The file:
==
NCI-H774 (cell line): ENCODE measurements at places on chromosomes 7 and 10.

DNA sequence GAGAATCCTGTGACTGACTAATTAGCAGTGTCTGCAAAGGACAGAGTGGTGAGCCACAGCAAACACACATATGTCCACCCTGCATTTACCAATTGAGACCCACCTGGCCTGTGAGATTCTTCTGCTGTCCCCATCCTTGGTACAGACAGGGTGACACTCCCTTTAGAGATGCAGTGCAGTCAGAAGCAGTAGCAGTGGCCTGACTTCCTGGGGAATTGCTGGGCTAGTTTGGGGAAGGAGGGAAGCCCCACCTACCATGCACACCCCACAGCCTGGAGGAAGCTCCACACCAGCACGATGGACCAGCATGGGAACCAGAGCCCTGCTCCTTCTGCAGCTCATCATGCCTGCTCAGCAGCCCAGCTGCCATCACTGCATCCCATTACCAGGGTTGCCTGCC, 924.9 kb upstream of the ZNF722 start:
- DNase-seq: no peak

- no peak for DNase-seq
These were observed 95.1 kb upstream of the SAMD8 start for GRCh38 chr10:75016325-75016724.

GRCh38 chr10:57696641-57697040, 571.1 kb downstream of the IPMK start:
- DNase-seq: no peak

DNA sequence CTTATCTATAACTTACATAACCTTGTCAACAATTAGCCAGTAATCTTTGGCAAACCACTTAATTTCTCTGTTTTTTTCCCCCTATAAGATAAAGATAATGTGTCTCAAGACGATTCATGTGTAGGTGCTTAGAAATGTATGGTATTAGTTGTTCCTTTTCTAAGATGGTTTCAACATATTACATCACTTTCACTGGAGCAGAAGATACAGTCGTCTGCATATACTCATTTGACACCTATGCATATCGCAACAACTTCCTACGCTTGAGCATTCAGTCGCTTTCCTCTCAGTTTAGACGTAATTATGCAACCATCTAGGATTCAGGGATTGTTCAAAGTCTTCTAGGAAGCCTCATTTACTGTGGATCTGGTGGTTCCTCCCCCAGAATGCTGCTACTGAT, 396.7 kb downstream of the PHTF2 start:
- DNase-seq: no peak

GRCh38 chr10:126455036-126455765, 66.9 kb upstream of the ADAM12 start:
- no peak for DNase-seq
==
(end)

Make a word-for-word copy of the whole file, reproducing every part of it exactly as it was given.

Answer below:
NCI-H774 (cell line): ENCODE measurements at places on chromosomes 7 and 10.

DNA sequence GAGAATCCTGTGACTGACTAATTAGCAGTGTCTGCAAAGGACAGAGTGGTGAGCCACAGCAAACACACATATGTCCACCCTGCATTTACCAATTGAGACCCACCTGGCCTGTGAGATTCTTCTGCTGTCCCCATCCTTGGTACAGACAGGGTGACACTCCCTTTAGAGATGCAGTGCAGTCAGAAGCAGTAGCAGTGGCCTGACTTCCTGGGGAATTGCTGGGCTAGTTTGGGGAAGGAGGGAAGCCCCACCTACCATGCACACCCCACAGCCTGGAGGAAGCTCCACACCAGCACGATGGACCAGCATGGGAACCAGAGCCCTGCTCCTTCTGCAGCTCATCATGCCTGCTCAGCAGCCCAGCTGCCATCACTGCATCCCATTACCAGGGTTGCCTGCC, 924.9 kb upstream of the ZNF722 start:
- DNase-seq: no peak

- no peak for DNase-seq
These were observed 95.1 kb upstream of the SAMD8 start for GRCh38 chr10:75016325-75016724.

GRCh38 chr10:57696641-57697040, 571.1 kb downstream of the IPMK start:
- DNase-seq: no peak

DNA sequence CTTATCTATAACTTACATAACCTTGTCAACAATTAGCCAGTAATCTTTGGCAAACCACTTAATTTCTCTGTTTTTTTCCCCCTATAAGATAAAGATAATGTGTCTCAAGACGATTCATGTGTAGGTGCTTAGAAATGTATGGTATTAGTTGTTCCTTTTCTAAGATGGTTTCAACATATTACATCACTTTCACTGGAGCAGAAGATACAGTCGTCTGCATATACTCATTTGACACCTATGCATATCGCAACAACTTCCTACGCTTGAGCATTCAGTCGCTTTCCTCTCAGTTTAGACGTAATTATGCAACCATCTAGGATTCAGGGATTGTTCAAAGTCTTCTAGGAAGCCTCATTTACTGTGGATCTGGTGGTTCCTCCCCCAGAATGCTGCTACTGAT, 396.7 kb downstream of the PHTF2 start:
- DNase-seq: no peak

GRCh38 chr10:126455036-126455765, 66.9 kb upstream of the ADAM12 start:
- no peak for DNase-seq